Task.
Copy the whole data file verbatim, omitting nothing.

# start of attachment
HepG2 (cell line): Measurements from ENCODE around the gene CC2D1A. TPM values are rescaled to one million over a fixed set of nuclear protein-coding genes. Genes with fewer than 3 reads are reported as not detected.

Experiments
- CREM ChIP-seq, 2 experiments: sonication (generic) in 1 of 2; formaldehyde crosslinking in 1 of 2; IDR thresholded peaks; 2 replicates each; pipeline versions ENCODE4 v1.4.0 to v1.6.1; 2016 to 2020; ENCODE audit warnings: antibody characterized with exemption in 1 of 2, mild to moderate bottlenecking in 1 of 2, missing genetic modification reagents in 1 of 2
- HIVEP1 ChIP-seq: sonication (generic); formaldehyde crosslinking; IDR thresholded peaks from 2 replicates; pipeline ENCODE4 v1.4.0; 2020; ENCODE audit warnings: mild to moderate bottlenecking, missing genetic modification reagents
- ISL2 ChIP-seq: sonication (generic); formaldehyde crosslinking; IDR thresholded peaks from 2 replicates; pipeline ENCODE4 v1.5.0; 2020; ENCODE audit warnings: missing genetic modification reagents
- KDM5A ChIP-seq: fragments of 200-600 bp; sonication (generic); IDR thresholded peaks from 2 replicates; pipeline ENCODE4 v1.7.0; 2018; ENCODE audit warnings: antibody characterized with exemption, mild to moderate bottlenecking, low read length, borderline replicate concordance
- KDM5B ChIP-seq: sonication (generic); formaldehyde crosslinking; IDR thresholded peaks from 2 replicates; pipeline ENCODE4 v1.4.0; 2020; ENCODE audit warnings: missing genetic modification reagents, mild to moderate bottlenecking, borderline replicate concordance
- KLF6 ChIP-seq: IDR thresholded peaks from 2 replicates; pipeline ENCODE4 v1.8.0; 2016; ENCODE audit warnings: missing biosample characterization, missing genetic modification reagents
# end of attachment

HepG2 (cell line): Measurements from ENCODE around the gene CC2D1A. TPM values are rescaled to one million over a fixed set of nuclear protein-coding genes. Genes with fewer than 3 reads are reported as not detected.

Experiments
- CREM ChIP-seq, 2 experiments: sonication (generic) in 1 of 2; formaldehyde crosslinking in 1 of 2; IDR thresholded peaks; 2 replicates each; pipeline versions ENCODE4 v1.4.0 to v1.6.1; 2016 to 2020; ENCODE audit warnings: antibody characterized with exemption in 1 of 2, mild to moderate bottlenecking in 1 of 2, missing genetic modification reagents in 1 of 2
- HIVEP1 ChIP-seq: sonication (generic); formaldehyde crosslinking; IDR thresholded peaks from 2 replicates; pipeline ENCODE4 v1.4.0; 2020; ENCODE audit warnings: mild to moderate bottlenecking, missing genetic modification reagents
- ISL2 ChIP-seq: sonication (generic); formaldehyde crosslinking; IDR thresholded peaks from 2 replicates; pipeline ENCODE4 v1.5.0; 2020; ENCODE audit warnings: missing genetic modification reagents
- KDM5A ChIP-seq: fragments of 200-600 bp; sonication (generic); IDR thresholded peaks from 2 replicates; pipeline ENCODE4 v1.7.0; 2018; ENCODE audit warnings: antibody characterized with exemption, mild to moderate bottlenecking, low read length, borderline replicate concordance
- KDM5B ChIP-seq: sonication (generic); formaldehyde crosslinking; IDR thresholded peaks from 2 replicates; pipeline ENCODE4 v1.4.0; 2020; ENCODE audit warnings: missing genetic modification reagents, mild to moderate bottlenecking, borderline replicate concordance
- KLF6 ChIP-seq: IDR thresholded peaks from 2 replicates; pipeline ENCODE4 v1.8.0; 2016; ENCODE audit warnings: missing biosample characterization, missing genetic modification reagents